Monday, September 19, 2011

Glory on the Gridiron (The Day After)

I just went one year without any NFL football. No preseason, no 16-game schedule, no playoffs, no Super Bowl.  As Van Winkle, I "slept" through it all.

To some this might sound like a hardship. But here's the deal...

I'm not that monster-size football fan that almost single-handedly supports the beer companies and cable TV. You know the type. He has to know the results of all the games and he watches three games on Sunday and doesn't miss Monday or Thursday nights either.

And he is a he.

Still, I dabble in football-watching the way I dabble in other things. I show up in front of the TV screen at opportune moments, hoping to be rewarded by some feat between the hash marks that suddenly shoots adrenaline to my brain, which then tells my vocal cords and tongue to go to work:


Which is what happened in the fourth quarter of the Oakland at Buffalo game yesterday.

I was semi-watching (okay, dabbling massively) on the couch, trying to mark a few student assignments from my Fiction Workshop. I had already seen the J-Lo Fiat commercial three times too many. This ad heralds the coming of a teeny-tiny but cool two-door car to America.

Ms. Lopez, so made-up and digitally retouched that she more resembles a polished piece of plastic than human flesh, overshadowed the whole thing. Especially when I made the mistake of turning off the mute and I heard the singing. Cue the robots, please...


There...that's better.

One thing I realized after no TV for a year is how eye-poppingly great HD TV looks when one is watching the action unfold on the field. Whenever there was a close-up on a player I could see the sparklies in the silver paint of the Raiders' helmet. Grass stains on pants. Fantastic detail on the tattooed biceps.

Football is eye candy.

Since I had missed 3/4 of the game I didn't know that the Raiders (8-8 last year) had blown a 21-3 halftime lead. The plucky Bills, who many said were better than last year's dismal team that lost their first 8 games before going 4-4, were on a tear with three unanswered touchdowns.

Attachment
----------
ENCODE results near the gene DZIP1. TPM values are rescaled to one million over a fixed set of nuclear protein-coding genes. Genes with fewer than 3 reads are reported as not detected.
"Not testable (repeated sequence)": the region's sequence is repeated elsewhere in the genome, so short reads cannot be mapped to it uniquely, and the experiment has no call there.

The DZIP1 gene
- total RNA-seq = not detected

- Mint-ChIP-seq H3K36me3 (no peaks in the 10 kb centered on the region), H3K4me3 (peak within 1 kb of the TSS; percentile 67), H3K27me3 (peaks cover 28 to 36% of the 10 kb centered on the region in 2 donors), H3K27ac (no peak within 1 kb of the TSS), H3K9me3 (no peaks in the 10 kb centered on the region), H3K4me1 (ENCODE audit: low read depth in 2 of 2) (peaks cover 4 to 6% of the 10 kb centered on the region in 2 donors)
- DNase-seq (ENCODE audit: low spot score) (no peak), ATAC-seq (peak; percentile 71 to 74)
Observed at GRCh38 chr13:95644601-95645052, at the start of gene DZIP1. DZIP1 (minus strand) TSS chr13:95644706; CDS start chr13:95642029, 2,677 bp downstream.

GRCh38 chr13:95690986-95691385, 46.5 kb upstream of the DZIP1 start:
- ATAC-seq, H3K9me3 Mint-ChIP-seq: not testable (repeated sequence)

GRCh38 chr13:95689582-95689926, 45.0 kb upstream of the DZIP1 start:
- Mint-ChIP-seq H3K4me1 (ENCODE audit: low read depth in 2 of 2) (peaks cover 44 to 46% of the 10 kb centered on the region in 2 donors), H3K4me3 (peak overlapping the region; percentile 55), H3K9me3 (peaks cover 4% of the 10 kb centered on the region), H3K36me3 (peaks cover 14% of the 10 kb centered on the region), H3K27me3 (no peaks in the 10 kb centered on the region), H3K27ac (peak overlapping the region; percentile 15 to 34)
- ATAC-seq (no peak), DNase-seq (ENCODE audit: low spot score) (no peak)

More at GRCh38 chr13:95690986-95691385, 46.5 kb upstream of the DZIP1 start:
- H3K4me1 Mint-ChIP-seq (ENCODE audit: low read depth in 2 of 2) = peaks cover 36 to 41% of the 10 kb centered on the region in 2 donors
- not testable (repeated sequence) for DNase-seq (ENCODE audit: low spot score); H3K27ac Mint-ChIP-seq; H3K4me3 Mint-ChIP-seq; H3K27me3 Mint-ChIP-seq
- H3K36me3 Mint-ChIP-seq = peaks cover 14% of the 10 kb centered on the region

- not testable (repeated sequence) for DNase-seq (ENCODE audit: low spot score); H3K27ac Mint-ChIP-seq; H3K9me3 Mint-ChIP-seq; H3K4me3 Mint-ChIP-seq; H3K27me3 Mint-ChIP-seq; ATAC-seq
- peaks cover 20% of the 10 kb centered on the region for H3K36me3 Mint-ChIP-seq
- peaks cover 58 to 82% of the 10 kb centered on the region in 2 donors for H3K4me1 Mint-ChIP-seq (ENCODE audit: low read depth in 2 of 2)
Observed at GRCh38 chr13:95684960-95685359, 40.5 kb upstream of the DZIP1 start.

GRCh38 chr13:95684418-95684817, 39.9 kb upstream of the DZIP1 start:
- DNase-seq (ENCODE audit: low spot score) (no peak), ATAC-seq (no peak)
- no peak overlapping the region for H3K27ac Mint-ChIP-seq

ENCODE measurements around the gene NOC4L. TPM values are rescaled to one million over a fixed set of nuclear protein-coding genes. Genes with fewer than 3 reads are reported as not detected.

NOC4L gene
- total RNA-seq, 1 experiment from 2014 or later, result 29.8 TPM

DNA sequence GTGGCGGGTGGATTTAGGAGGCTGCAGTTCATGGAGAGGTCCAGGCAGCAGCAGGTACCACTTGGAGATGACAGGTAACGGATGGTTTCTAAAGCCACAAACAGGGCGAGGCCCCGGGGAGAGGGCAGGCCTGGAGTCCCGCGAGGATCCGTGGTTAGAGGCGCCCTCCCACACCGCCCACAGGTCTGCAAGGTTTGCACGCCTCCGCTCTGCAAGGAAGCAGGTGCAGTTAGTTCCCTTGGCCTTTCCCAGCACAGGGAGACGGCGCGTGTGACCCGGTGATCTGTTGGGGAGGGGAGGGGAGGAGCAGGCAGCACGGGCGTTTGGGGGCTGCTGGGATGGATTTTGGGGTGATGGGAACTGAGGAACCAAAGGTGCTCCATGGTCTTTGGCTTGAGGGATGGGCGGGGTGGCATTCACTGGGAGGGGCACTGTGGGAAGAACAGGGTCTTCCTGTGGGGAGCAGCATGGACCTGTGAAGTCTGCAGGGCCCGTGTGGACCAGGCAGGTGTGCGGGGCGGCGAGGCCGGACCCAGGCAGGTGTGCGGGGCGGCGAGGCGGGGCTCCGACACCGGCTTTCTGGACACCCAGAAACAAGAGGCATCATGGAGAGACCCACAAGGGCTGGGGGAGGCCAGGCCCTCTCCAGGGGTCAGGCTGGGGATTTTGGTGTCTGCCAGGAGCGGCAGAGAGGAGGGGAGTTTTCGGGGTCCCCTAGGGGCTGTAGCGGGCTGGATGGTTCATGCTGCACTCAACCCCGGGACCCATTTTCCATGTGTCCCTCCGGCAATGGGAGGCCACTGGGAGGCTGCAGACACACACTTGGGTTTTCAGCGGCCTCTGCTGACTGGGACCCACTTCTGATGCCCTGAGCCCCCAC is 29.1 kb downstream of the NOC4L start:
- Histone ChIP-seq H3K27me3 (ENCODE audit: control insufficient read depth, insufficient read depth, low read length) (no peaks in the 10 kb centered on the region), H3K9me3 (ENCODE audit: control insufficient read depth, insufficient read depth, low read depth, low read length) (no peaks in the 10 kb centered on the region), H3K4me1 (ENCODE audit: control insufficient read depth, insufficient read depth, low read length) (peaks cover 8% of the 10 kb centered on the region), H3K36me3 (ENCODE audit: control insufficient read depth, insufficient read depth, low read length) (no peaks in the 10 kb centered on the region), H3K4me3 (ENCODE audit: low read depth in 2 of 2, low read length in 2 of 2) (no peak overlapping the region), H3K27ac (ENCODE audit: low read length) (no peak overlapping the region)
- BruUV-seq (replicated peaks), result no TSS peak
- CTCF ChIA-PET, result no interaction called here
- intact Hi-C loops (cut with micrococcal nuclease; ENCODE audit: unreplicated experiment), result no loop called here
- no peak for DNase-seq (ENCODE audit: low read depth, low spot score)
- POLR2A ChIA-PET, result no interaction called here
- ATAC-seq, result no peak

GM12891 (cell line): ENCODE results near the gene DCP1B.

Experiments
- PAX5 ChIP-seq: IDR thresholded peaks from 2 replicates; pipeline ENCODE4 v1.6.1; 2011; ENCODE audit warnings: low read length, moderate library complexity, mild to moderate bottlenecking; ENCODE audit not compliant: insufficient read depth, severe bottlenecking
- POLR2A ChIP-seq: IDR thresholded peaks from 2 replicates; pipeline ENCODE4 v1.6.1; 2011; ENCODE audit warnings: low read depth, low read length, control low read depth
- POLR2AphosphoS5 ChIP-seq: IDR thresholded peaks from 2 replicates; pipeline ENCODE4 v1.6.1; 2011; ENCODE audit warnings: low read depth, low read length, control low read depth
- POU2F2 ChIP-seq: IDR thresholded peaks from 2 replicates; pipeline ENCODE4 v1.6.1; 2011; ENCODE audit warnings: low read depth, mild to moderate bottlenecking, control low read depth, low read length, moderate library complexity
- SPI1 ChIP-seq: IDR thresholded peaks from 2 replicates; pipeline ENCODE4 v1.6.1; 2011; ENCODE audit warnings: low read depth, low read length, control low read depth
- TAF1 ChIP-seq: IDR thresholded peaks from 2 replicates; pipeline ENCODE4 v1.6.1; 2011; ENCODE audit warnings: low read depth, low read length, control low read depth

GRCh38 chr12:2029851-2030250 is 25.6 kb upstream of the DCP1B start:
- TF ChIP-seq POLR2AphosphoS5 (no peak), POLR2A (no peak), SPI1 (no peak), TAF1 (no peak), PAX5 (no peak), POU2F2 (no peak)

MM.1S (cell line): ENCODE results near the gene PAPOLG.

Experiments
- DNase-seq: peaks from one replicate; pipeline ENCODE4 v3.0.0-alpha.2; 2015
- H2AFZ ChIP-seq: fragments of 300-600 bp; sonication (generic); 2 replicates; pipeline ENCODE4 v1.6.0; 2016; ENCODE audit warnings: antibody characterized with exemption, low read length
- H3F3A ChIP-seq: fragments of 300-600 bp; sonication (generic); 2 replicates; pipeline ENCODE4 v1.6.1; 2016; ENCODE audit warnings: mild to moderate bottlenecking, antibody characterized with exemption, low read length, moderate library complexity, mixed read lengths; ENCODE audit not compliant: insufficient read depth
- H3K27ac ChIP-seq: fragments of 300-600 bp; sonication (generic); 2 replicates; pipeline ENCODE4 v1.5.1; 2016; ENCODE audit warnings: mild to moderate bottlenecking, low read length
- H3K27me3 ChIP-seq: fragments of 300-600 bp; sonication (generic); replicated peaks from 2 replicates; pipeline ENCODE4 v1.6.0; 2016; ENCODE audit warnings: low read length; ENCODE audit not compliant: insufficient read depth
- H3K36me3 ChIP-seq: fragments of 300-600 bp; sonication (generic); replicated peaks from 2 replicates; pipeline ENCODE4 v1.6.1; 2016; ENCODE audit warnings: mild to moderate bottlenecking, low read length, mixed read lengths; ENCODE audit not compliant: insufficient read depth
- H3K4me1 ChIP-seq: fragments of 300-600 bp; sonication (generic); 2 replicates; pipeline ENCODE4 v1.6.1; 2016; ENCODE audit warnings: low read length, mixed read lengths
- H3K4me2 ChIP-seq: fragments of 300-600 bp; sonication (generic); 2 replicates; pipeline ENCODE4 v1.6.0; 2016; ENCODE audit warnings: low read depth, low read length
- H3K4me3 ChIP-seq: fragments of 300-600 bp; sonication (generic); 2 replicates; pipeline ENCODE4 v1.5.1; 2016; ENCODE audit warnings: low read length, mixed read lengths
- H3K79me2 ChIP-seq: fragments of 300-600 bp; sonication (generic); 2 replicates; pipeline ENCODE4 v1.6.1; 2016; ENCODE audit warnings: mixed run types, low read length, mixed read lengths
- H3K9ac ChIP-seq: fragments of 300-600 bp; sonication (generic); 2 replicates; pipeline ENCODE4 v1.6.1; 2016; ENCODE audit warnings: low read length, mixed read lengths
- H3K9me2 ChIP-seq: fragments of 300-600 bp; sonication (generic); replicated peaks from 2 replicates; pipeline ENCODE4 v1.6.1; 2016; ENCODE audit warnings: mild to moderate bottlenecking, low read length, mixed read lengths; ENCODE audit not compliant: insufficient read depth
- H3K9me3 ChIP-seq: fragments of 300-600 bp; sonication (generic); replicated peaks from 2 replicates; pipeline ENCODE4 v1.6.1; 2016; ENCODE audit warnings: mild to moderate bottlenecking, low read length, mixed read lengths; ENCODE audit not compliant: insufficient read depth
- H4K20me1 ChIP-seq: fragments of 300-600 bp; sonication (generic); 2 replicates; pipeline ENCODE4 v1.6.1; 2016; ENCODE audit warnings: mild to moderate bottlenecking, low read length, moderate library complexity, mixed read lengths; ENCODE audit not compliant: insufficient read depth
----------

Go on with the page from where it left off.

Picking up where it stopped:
Then I woke up on the couch. This is one of those moments when all the dull penalties, the runs up the middle for no gain, the worse than useless necktie comentating, and even those interruptive J-Lo moments go away.

Buffalo has just scored minutes earlier to go ahead 31-28. The Oakland quarterback drops back and he heaves a pass 50 yards. Churning toward the goal line is rookie Denarius Moore. Mr. Moore has two Buffalo defenders on him. He gets a step on one, the other is gnawing his collar bone as he goes up and snags the ball and falls into the end zone with the defender atop him. Mr. Moore lands holding the ball.

Amazing catch! Oakland scores!

But we're not quite finished because the Bills will march down the field, helped by foolish Oakland face masking and pass interference penalties. The Bills will survive a fourth and 3 on the Oakland 24 yard line and at that point I knew they weren't going to be denied.

Sure enough they scored with 16 seconds left. There was time for three more Raider plays. The last one (6 seconds remaining) was a Hail Mary heave into the end zone. Multiple hands belonging to three Bills and one Raider grasped in the air for the ball. As they came down it appeared that both a Bill and a Raider were holding the ball? No. When they hit the ground, Buffalo had intercepted. End of game. Bills win it 38-35.

Is this a typical NFL game? Hardly. But it does represent the kind of sports drama I missed out on last season when I was Van Winkled.

Yesterday's game reminds me why I'll always watch some sports. Unlike the rest of the news, sports are reliable. If you watch enough games, something GOOD, something memorable, something that makes you for a moment feel "Yes!" always happens.

The rookie makes the impossible catch!

Maybe there are other ready-made communal spectacles that can reliably deliver this kind of thing, but right now, the morning after my Sunday "fix," this guy is having a hard time thinking of any.

Football, baseball, basketball, golf. All of them offer a peculiarly American Sunday afternoon liturgy. The people show up and watch the ritual performed over and over again. They know that at some point it's quite likely they will briefly touch the transcendent. When that happens they find themselves cheering for something beyond their smallish, seemingly insignificant lives.

I know exactly what it feels like.

And, if I partake via TV, all this comes with minimal or no cost to me, other than time invested. It seems like a pretty good deal...

That's why I'm not surprised that so many people worship in front of large screens, and the stadiums dwarf our churches. And heaven? Isn't that another name for making it into the end zone? Nothing but net from outside the arc? Home run in the bottom of the ninth? The eighteeen foot putt?

Maybe not. You see, it's all so brief. And in the end it may not work out like you expected. Ask Denarius Moore, ask the Oakland Raiders. I think those gentlemen will tell you. - A.H.

Sorry, Denarius. Even though you pointed heavenward and the score changed
seconds later to OAK 35 BUF 31, your team went on to lose.


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